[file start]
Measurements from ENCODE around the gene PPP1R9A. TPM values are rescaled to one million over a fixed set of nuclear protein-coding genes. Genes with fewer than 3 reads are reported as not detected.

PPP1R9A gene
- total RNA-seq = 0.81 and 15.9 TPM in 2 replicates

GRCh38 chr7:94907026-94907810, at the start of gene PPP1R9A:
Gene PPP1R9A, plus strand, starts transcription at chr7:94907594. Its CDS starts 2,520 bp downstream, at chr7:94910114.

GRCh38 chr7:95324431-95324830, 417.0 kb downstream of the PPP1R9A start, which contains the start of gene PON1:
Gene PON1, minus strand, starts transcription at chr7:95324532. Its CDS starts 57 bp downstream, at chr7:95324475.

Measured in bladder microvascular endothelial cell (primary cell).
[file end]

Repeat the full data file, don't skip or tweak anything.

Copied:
Measurements from ENCODE around the gene PPP1R9A. TPM values are rescaled to one million over a fixed set of nuclear protein-coding genes. Genes with fewer than 3 reads are reported as not detected.

PPP1R9A gene
- total RNA-seq = 0.81 and 15.9 TPM in 2 replicates

GRCh38 chr7:94907026-94907810, at the start of gene PPP1R9A:
Gene PPP1R9A, plus strand, starts transcription at chr7:94907594. Its CDS starts 2,520 bp downstream, at chr7:94910114.

GRCh38 chr7:95324431-95324830, 417.0 kb downstream of the PPP1R9A start, which contains the start of gene PON1:
Gene PON1, minus strand, starts transcription at chr7:95324532. Its CDS starts 57 bp downstream, at chr7:95324475.

Measured in bladder microvascular endothelial cell (primary cell).